The USP, short for “unique selling proposition,” is a term marketers use to describe the thing that makes your business different from others out there. You not only need to know what that is but also be able to communicate that to potential customers.
So how do you do this?
Doing research on your competitors is a great place to start. By seeing what others offer and how they differ from you, you can get a better sense of where you stand and how you stand out.
Competition? What Competition?
When I’m working with a new client, I always ask, “Who is your competition?” In response, I often hear, “I don’t have any competition.”
I know that this isn’t true. What they mean is that they know of no other company that does exactly what they do in exactly the same way. But that’s not what competition is. Competition can sell a product or service similar but not identical to yours. And they can sell it in a similar or different way.
The real question is, if your customer hadn’t chosen to do business with you, which company would they have likely chosen instead? There’s your answer.
If you’re still having trouble thinking of who your competition might be, perhaps your focus is too narrow. Let’s say you sell industrial lead acid batteries. You are not competing with Duracell, because your customers need industrial lead acid batteries and nothing else will do. In this case, your focus is narrow, because the need of your customers is narrow. They need one thing and one thing only. Your competition will be other companies that sell industrial lead acid batteries, and only other companies that sell industrial lead acid batteries.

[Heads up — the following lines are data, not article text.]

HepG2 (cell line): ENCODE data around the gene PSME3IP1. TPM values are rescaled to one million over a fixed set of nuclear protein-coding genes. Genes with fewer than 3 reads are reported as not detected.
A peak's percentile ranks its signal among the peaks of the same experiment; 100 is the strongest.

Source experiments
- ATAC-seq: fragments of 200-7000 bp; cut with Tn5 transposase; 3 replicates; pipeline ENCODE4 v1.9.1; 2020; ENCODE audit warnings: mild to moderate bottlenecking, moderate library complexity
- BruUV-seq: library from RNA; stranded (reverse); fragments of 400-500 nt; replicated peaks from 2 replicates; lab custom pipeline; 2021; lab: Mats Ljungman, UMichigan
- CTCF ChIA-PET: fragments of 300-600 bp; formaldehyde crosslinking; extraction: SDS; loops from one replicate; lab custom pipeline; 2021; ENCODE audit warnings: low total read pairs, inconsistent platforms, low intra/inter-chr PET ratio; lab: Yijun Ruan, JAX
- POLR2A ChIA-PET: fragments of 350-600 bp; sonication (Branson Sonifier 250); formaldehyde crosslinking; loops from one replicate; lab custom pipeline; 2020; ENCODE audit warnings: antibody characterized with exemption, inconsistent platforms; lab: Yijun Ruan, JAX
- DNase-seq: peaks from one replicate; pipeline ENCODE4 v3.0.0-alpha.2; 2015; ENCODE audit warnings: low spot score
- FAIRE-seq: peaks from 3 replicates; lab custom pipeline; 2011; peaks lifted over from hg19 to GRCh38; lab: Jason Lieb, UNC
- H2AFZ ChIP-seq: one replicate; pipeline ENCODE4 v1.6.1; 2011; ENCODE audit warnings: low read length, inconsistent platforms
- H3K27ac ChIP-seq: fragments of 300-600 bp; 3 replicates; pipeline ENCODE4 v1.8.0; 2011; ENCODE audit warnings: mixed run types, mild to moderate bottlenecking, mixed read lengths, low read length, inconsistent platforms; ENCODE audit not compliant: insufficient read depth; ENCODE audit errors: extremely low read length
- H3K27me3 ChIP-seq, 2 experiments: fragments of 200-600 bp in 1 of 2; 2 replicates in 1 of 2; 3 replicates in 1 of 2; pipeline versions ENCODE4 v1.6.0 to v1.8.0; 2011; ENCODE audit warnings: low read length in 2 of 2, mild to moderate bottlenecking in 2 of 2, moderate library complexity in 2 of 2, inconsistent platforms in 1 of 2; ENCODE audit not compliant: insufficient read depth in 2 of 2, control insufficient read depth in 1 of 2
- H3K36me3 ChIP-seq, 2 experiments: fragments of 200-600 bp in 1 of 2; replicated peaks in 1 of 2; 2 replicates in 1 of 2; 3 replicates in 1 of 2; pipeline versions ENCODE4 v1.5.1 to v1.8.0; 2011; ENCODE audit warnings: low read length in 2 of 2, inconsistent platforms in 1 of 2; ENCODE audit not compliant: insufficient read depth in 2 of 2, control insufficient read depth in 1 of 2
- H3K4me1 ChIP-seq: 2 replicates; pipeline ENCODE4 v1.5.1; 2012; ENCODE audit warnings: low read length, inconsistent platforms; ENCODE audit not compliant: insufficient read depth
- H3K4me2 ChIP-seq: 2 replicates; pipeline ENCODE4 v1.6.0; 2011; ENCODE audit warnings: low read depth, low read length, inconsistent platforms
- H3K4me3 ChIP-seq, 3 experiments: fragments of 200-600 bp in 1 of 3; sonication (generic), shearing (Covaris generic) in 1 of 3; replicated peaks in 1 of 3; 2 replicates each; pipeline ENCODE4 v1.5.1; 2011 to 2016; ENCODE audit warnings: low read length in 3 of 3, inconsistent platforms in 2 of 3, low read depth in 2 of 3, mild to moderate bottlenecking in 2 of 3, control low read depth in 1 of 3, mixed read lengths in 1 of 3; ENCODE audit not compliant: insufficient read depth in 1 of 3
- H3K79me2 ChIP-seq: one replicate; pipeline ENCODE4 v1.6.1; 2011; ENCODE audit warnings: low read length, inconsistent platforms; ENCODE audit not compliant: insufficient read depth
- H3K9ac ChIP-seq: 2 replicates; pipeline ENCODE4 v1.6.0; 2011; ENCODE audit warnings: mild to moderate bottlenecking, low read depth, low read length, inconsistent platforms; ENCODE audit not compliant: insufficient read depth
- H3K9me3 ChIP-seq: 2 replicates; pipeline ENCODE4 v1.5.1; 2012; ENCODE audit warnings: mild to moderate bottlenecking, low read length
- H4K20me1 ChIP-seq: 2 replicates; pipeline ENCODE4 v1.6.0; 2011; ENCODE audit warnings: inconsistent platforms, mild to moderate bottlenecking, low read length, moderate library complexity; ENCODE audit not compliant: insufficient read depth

But what if the customer’s needs aren’t so defined? Let’s say someone wants to buy something special for their dog, and you sell dog cookies. To get this person’s business, you’re not just competing with other companies that sell dog cookies. In this case, you’re also competing with companies that sell rawhides, dog bones, squeaky toys, and plush dog toys, just for starters. The customer’s need is to make their dog happy, not to buy their dog a cookie. That need can be filled in a variety of ways. So your competition comes in a variety of forms.